An Overview of ACOA

Alcoholics Anonymous started in 1935 and has spawned over 250 different types of twelve step meetings. One of the first to deal with feelings was ACOA–Adult Children of Alcoholics. It was a formula designed to touch on a lot of emotion–adult, children and alcoholic. Our reality is in our feelings. Our emotional patterns are established in our childhood. I believe that addiction starts from these patterns begun in childhood.

Codependency means being part or dependent on someone else for our emotional completion. Being reared in a home with frequent emotional strife means being reared with emotional healing issues.

At some level we have each experienced feelings of abandonment, difficulty trusting others, having boundaries, trouble standing up for ourselves or feeling shameful because of others’ actions. We may have learned these emotional choices in our family of origin.

Feelings are our choice. We can choose positive emotional choices.

Onion House has written the following about ACOA characteristics:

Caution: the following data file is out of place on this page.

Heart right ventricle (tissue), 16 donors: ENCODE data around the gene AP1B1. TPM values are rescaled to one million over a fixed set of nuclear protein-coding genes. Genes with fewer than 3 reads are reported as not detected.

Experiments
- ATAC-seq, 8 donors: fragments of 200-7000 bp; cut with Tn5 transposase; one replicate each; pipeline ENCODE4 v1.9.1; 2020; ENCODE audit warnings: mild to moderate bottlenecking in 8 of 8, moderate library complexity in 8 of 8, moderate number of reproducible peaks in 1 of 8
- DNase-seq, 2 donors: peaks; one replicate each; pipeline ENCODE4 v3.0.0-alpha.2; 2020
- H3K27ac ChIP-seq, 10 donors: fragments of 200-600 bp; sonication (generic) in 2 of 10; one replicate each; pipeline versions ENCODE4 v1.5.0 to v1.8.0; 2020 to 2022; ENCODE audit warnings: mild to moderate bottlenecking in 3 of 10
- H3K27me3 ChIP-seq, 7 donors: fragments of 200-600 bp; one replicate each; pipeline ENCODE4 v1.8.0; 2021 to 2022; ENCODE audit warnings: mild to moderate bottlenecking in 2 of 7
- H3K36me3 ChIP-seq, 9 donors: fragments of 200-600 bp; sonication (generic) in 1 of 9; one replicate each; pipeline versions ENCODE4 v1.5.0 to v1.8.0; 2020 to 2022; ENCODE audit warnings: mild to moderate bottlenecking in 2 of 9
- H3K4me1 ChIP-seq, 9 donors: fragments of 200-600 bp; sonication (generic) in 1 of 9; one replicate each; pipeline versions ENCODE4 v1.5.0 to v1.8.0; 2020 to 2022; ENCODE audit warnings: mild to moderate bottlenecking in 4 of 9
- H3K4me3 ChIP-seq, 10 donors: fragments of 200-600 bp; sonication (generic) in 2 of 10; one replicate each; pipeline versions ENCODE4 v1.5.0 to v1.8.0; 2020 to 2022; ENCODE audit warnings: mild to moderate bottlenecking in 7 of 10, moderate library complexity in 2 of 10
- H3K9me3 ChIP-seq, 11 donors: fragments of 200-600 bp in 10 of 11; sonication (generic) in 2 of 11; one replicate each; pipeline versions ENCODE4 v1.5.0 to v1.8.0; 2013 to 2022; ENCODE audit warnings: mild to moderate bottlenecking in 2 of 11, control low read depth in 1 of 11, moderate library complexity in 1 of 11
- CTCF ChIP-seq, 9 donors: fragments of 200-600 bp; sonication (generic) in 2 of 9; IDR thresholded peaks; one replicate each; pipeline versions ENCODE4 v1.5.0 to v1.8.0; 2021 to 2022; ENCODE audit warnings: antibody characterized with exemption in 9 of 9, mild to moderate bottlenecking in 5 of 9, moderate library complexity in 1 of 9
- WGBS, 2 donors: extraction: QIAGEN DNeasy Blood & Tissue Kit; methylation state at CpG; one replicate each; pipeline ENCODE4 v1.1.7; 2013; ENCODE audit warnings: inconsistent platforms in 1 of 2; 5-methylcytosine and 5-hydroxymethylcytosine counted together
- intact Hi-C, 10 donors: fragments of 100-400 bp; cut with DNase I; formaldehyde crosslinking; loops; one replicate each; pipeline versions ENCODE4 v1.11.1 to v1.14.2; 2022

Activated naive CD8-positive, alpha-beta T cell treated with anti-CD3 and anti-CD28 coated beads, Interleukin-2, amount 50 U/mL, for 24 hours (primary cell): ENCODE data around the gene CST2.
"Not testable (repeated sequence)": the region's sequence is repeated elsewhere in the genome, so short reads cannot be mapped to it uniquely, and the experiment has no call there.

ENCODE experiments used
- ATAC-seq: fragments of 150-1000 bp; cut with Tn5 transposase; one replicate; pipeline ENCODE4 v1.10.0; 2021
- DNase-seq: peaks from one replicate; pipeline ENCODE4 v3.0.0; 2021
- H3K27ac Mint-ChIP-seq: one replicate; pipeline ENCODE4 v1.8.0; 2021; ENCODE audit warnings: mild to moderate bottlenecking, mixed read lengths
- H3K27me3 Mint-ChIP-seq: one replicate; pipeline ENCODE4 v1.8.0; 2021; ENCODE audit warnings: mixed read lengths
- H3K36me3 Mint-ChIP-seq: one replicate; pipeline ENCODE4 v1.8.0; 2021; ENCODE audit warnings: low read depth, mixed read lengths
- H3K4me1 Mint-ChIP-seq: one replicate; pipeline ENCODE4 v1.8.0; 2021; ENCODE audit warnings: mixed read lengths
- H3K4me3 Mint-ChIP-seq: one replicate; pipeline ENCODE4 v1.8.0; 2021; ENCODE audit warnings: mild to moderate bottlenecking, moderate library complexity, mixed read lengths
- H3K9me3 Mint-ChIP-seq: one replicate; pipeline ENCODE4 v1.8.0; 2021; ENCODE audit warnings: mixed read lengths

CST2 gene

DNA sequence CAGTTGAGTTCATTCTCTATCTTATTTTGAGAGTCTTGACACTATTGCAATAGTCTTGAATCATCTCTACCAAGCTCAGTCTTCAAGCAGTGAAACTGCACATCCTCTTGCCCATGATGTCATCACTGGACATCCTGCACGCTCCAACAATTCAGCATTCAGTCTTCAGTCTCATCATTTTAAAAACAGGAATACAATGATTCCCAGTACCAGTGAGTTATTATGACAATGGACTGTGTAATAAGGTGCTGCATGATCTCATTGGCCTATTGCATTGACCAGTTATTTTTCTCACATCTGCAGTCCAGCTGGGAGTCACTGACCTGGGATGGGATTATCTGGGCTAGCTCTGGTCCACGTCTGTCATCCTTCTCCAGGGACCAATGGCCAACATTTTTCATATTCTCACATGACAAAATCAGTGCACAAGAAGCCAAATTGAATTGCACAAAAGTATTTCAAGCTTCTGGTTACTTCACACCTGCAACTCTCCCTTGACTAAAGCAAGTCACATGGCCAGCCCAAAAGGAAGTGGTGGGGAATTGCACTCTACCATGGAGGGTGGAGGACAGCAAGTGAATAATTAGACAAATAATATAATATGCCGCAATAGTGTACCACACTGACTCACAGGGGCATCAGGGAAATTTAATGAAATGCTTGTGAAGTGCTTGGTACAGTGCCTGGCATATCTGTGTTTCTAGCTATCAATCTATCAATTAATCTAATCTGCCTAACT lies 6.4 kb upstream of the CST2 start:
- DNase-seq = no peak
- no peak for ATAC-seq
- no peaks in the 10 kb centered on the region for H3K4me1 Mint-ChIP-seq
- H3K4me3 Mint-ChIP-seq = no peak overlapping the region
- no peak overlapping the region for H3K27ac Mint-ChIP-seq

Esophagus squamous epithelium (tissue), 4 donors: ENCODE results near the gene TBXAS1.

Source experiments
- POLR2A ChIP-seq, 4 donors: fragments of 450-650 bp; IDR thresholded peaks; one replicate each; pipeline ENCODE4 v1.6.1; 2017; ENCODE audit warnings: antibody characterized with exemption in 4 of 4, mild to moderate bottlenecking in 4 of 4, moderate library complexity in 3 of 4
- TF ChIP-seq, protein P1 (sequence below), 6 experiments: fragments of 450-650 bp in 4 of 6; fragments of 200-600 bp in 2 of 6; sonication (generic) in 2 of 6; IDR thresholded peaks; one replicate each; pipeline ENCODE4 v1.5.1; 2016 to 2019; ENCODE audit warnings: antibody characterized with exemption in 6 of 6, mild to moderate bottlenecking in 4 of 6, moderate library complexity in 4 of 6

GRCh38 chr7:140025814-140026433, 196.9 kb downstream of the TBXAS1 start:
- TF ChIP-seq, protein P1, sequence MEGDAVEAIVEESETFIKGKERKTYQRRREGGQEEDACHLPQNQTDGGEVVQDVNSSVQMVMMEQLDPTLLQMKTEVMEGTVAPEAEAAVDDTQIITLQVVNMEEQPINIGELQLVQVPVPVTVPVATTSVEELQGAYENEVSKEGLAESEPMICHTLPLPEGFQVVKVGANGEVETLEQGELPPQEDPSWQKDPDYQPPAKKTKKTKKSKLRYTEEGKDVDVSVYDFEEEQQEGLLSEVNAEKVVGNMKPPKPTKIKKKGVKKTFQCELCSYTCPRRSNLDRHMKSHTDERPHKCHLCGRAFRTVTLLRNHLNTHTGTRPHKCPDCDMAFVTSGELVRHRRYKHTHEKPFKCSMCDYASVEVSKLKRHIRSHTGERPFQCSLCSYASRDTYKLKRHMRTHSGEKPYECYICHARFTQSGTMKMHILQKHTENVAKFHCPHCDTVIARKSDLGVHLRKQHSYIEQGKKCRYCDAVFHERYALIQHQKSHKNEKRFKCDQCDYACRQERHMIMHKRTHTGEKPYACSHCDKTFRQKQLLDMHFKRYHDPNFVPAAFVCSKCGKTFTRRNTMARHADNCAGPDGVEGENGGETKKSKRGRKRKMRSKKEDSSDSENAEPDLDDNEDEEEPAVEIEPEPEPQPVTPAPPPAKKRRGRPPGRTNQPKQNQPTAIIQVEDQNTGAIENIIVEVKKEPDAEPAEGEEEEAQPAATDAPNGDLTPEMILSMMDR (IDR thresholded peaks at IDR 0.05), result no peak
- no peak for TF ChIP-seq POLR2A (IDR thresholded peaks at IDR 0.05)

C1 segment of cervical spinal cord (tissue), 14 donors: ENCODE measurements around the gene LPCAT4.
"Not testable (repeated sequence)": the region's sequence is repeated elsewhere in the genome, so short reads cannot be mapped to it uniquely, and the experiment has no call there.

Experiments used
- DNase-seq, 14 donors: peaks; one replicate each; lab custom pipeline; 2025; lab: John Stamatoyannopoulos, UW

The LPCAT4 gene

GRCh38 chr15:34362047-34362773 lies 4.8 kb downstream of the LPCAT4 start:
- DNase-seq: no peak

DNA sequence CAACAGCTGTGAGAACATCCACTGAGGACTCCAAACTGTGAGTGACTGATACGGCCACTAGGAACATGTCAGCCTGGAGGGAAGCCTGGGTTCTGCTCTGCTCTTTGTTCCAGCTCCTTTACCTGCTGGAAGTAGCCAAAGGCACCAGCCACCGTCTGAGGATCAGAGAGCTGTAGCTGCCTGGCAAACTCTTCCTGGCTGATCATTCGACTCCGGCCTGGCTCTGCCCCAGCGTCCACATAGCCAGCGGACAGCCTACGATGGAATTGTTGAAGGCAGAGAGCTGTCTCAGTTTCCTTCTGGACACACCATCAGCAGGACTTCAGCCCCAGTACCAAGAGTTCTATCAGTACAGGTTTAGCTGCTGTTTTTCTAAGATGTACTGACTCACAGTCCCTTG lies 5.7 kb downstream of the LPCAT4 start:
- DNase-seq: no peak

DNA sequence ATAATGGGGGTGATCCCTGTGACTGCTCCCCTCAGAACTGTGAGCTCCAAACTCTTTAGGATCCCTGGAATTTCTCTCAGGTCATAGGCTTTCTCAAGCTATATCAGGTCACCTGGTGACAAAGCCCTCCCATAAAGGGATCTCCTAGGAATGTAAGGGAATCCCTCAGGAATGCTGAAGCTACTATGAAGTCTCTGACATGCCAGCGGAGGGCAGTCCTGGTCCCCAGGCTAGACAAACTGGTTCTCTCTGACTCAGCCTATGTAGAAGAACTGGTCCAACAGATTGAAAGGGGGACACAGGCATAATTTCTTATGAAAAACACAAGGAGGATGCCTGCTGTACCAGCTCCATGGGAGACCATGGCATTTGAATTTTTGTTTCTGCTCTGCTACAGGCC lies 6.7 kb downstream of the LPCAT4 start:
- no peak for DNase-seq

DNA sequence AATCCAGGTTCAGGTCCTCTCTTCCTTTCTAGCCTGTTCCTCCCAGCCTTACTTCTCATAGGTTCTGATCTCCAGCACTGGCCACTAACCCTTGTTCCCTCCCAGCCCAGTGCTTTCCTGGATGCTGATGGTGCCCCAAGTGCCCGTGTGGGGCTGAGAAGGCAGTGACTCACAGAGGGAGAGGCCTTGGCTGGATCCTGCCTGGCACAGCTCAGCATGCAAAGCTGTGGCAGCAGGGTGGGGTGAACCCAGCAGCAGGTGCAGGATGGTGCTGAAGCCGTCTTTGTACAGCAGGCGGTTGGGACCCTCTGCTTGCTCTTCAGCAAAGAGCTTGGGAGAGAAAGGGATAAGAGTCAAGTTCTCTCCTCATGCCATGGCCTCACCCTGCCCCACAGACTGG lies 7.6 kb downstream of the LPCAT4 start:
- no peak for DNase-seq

“The problem is that we come to feel isolated, uneasy with other people, and especially authority figures. To protect ourselves, we became people pleasers, even though we lost our own identities in the process. All the same, we would mistake any personal criticism as a threat.”

“We either become alcoholics ourselves or married them or both. Failing that, we found another compulsive personality, such as a workaholic, to fulfill our sick need for abandonment”.

“We lived life from the standpoint of victim. Having an over-developed sense of responsibility, we preferred to be concerned with others rather than ourselves. We somehow got guilt feelings when we stood up for ourselves rather than giving in to others. Thus, we became reactors, rather than actors, letting others take the initiative.”

This is also the classic definition for codependency–the common thread in addiction. Children in troubled homes learn that they aren’t as important as continuing the pretend picture of the family. Actually the family is in an ever-increasing cover-up which continues to eat up most of the family energy.

I recently met a classmate from high school–we graduated in 1958–and I was sharing some of my growing up experiences. She said that it was hard for her to believe what I remembered about my core family as she viewed us as the perfect All-American family. I guess we were better at the cover-up than I thought. I remember feeling so guilty as I cried on the way to school that I couldn’t save my mother from the arguments my parents had. It never entered my mind to wonder why she couldn’t save herself.

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